Animal Research Success: Brain Development and Vision
- Published9 Mar 2012
- Reviewed9 Mar 2012
- Author Emily K. Dilger, PhD
- Source BrainFacts/SfN
Amblyopia, a condition in which the vision of one eye is greatly reduced, is the most common cause of visual impairment in children, affecting three to five of every 100 children worldwide. The condition occurs when the two eyes do not work together properly, usually because of lazy eye or a cataract. If left untreated, vision will not develop correctly in the brain even though the eyes are healthy.
How is this possible? When most animals and humans are first born, the brain connections necessary for vision have not fully developed. Scientists studying the normal development of vision in monkeys and cats realized that how well an adult animal could see depended on the animal’s past visual experience. The same applies to humans. For a child to form the precise connections necessary for proper vision, he must have normal visual experiences.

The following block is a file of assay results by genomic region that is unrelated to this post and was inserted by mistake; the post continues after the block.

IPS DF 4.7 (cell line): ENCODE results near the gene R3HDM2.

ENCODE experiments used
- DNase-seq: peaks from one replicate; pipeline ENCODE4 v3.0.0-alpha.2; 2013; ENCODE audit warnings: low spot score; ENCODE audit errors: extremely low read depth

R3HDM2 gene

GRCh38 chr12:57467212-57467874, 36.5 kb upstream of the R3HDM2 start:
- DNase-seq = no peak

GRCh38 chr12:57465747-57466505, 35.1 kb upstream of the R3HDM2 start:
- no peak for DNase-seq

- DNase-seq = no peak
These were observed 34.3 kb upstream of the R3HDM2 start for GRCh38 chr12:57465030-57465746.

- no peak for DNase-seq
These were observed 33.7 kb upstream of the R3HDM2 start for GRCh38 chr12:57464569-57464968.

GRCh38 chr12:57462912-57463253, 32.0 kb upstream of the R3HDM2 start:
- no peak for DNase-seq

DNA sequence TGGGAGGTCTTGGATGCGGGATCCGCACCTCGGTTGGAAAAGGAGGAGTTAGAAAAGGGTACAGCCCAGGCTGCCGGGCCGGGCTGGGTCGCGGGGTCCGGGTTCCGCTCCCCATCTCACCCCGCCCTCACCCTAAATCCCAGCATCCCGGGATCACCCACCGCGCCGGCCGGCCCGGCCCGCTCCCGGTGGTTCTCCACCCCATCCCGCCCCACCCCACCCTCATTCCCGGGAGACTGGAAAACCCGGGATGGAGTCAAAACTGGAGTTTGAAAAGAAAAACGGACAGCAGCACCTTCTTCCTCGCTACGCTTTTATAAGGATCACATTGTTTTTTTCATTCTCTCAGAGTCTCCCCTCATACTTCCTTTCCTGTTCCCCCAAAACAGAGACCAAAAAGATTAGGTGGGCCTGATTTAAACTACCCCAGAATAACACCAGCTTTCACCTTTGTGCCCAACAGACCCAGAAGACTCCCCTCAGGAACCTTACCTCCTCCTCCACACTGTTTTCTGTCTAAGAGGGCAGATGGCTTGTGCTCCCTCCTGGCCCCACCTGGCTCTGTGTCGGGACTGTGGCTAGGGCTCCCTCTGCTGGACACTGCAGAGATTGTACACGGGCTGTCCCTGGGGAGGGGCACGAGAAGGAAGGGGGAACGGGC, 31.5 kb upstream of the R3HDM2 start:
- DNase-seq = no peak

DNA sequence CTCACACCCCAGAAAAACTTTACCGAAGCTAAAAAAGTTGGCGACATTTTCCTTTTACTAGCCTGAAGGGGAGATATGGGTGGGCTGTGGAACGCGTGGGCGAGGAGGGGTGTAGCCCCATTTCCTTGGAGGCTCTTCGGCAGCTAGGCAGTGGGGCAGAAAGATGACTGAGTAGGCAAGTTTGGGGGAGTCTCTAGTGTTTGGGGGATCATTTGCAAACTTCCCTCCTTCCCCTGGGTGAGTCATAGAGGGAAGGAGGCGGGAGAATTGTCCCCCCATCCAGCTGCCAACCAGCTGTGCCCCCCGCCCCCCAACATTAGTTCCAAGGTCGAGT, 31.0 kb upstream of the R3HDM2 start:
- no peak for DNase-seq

David Hubel, MD, and Torsten Wiesel, MD, winners of the 1981 Nobel Prize, learned from animal experiments that there is a time window, or a critical period, early in life, when the visual pathways are forming and remain open to change. Experiments using monkeys and cats helped determine that treatment for amblyopia in humans had the best outcome when it was started before the age of eight. During this period of time, visual experiences guide the development of the circuits. After the critical period comes to an end, the circuits cannot be easily modified. As a result, there is no cure for amblyopia in adulthood.
This work made it clear that interventions for amblyopia and other visual impairments had to be done early in life to effectively rehabilitate a child’s vision. More recent work using mice has started to reveal what factors change in the brain to prevent rewiring after a certain age. Removing these breaks seems to allow for changes later in life, and can restore vision in older amblyopic mice. These experiments are helping scientists understand brain development in animals, offering hope for finding a cure for amblyopia in adulthood.
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